top of page


It all started with one.

One single pleasantly plump (echeveria elegans) succulent that captured my heart and along with it, a dedicated spot on my coffee table. I'd find myself picking it up and staring at its perfect symmetry, turning it slowly, inches from my face, to examine each petal with adoration. Obsessed with keeping it alive, I'd water it constantly, which as it turns out, is the number one way to kill a plant that stems from the desert. Sadly within weeks, my little friend grew droopier and soggier until alas, he was no more. I was left sad, alone and confused.

But as they say, it's better to have loved and lost than to never have loved at all. Although my first brush with plant parenthood was fleeting, it sparked a leafy green passion in me I couldn't quite explain. It wasn't exactly a cool thing to tell your friends you know? "Hey guys, I think I'm really into plants now". *Cue the polite nods from friends who probably think you should get out more.* But in the end, the heart wants what it wants and as of today my heart wants to be the proud mother of 12 (still living) house plants and counting. Who am I to go against my nature, literally?

One thing I came to realize as I continued on in my endeavor to keep my horticultural homies alive, was how much I enjoyed nurturing them and watching them grow. I wasn't without heartbreak over the last two years but like any love affair, the lows of mealy bugs and root rot only made the highs of new leaves and growth even more rewarding.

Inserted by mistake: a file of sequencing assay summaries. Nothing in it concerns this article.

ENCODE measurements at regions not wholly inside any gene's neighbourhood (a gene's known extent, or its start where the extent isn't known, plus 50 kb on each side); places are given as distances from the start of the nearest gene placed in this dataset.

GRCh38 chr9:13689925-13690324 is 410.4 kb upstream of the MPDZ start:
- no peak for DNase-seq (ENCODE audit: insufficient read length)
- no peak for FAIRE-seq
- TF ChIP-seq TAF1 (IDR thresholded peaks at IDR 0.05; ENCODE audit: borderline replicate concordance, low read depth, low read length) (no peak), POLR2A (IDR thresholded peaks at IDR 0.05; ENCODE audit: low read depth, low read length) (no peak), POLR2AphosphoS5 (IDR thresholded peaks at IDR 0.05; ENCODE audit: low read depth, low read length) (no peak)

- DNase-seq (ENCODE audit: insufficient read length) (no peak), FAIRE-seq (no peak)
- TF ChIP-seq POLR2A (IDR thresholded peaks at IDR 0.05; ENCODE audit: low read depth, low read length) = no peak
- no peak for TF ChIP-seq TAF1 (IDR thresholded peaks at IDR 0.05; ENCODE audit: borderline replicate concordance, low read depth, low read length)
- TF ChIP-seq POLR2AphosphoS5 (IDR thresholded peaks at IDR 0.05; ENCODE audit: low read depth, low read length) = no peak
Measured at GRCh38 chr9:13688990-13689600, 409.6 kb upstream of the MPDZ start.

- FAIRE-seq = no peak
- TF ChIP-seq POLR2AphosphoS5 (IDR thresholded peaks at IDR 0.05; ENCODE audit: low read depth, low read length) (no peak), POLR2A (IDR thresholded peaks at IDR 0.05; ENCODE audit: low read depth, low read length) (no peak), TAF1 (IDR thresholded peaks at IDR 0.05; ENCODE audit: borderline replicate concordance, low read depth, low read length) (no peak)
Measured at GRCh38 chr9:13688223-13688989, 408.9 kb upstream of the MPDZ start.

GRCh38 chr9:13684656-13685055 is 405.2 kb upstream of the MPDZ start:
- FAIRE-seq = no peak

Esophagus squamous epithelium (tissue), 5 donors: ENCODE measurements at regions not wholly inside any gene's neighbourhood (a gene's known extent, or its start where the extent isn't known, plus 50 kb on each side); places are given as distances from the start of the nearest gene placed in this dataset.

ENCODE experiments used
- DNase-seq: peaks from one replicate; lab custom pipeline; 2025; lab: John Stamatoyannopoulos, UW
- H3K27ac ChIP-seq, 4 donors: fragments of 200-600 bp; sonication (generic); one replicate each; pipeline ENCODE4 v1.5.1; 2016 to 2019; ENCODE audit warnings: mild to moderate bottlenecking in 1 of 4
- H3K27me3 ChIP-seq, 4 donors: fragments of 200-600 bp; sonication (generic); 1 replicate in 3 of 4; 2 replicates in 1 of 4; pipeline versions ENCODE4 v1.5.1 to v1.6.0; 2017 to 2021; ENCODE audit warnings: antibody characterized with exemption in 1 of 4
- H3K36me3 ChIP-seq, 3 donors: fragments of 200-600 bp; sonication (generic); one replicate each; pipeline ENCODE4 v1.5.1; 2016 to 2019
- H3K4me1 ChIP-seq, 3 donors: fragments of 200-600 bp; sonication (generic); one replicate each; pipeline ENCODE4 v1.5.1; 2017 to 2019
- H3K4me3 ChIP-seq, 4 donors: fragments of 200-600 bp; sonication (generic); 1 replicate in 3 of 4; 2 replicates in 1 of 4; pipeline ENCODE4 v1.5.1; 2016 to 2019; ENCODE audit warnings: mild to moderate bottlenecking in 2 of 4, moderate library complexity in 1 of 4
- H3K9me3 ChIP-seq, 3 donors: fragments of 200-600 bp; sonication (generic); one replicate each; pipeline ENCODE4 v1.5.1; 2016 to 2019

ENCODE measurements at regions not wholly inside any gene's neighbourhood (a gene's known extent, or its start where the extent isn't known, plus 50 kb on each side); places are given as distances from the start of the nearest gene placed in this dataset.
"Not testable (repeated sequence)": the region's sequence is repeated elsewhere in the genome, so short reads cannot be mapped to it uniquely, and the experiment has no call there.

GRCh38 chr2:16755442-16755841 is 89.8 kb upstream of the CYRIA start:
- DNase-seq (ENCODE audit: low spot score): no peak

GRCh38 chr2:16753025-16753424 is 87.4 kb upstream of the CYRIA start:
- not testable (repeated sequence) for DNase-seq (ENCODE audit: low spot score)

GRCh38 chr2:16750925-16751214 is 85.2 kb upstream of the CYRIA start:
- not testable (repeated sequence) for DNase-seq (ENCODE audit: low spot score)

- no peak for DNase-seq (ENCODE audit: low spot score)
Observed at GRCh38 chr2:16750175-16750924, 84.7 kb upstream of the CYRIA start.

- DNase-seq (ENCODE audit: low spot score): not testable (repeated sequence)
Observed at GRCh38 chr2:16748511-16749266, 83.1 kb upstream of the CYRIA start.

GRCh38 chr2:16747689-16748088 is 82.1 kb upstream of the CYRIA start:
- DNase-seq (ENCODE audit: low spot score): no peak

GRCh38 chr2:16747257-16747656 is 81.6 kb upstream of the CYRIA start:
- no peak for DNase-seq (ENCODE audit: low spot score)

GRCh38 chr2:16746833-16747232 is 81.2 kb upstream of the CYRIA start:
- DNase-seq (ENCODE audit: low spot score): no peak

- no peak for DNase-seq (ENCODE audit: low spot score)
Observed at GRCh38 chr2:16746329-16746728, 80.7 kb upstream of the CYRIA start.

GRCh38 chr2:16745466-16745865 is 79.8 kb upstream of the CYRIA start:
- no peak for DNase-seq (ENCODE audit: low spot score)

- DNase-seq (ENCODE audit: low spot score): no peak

Surrounding myself with friendly foliage was a comfort as I adjusted to a new city. It felt good to have reminders of life and of nature in times when I was overwhelmed or alone. It felt even better to watch real, living things thrive under my care. Every new leaf was a little bud of hope and pat of reassurance that all that love was going somewhere.

There are a lot of life lessons to be learned from plant parenthood. It takes time to learn how to care for each new addition, just like with the humans in our lives. Sometimes, you can pour your heart and your expensive fertilizer into caring for your favorite potted partner, only to be met with frustration, indifference and stunted growth for reasons unknown. Other times, the little seedling you didn't pay much attention to can thrive beyond your expectations. Nurturing nature can be tough but its journey of self reflection.


Featured Posts
Recent Posts
Search By Tags
Follow Us
  • Facebook Basic Square
  • Twitter Basic Square
  • Google+ Basic Square
bottom of page